Acute low back pain

Acute LBP is the medical term used for the intense low back pain which some individuals may experience. It is not associated with pain radiating in to the leg (sciatica).

Studies have shown that over 80% of people will suffer from at least one episode of low back pain (LBP) at some point in their adult life.

There can be many causes for acute LBP. However, the intense pain, stiffness and locked feeling that individuals may experience is often the result of muscle spasm rather than being directly related to the extent of injury to a disc or surrounding tissues.

Intense pain across the lower lumbar spine. The onset of pain is normally felt suddenly during innocuous movements such as bending towards the floor, lifting or carrying light items or first thing in the morning when getting out of bed.

Initially, you may be unable to fully straighten your spine and there may be a significant loss of movement when flexing forwards.

Returning to normal activities and gentle exercises has been shown improve these symptoms at a faster rate than rest.

Acute LBP can be reliably diagnosed by your doctor or physiotherapist by taking a history of your condition. In some circumstances it may be necessary to conduct a physical examination but this is usually not necessary in uncomplicated LBP.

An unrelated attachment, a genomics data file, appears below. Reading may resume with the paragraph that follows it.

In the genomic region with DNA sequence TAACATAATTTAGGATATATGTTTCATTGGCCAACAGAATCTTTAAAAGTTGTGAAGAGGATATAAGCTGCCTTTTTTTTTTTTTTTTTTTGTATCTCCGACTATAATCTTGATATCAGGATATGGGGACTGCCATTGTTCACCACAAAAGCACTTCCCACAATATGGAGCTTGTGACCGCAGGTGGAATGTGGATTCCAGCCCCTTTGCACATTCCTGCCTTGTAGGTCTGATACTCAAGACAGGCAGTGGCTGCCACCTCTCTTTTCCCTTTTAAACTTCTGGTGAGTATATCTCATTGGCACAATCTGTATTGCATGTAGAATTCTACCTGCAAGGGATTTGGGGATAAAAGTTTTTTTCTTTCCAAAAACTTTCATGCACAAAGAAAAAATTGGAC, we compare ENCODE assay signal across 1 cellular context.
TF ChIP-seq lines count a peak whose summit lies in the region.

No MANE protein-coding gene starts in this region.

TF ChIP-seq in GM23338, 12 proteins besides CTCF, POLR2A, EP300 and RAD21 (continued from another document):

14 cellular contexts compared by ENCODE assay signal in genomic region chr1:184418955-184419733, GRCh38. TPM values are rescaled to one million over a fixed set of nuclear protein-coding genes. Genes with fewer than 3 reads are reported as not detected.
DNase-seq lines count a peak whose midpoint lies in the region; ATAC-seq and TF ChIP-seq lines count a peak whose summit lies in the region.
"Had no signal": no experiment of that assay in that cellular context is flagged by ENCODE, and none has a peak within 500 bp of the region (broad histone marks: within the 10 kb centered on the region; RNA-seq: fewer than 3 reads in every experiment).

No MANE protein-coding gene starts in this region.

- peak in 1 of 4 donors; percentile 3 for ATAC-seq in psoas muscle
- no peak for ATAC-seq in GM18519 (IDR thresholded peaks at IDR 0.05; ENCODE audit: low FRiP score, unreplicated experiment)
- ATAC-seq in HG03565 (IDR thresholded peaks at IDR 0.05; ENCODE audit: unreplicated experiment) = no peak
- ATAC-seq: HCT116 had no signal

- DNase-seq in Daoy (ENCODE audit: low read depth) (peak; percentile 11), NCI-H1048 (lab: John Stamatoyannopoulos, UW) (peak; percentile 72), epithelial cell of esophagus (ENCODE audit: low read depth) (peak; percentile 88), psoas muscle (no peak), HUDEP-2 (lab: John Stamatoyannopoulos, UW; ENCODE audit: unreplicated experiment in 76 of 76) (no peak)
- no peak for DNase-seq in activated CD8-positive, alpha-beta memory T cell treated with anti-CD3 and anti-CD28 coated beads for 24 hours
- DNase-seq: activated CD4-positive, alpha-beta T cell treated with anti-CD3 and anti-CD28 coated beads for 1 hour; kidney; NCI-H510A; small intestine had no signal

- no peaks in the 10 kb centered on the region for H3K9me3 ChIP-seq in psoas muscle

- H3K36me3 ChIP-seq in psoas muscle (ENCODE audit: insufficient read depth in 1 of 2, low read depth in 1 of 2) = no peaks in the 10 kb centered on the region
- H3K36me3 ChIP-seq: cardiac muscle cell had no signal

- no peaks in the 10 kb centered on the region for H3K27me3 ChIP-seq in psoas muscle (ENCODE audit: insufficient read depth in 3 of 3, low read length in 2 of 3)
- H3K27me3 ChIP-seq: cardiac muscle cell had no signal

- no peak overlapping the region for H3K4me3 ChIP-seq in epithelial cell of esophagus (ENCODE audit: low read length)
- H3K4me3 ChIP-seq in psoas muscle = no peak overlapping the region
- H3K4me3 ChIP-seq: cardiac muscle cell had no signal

X-rays and scans are not routinely required and are generally unhelpful as it will not change the appropriate management plan.

Acute phase management

Acute phase management is aimed at alleviating pain to allow rehabilitation to commence as early as possible following injury.

The following self-help videos explain some measures which should reduce pain and increase the movement you have in your lower spine:

Heat treatment

Pain relieving position

Gentle range of movement exercise

Using painkillers when needed

Over-the-counter analgesia is available through pharmacies when needed. Paracetamol is most commonly prescribed. Anti-inflammatories, such as Ibuprofen, are also used, but as there is little or no inflammation involved in osteoarthritis these are best avoided without discussing with your GP. Side effects are even more common than with paracetamol so please ensure to take appropriate medical advice. There is a good booklet on the Arthritis Research UK website with information about the various drug options. Click here to view.

Ongoing management


Specific exercises to relieve any stiffness in the spine and maintain flexibility at the hips:

5×30 second holds, 2x per day

10-20 repetitions 2x per day

5×30 second holds, 2x per day

Modifying ergonomics

Modifications include raising your seat height, changing the back-rest angle, lumbar wedges as well as ensuring there is an appropriate overall set up if working with display screen equipment. Everyone is different so try out slightly different combinations which may work best for you.

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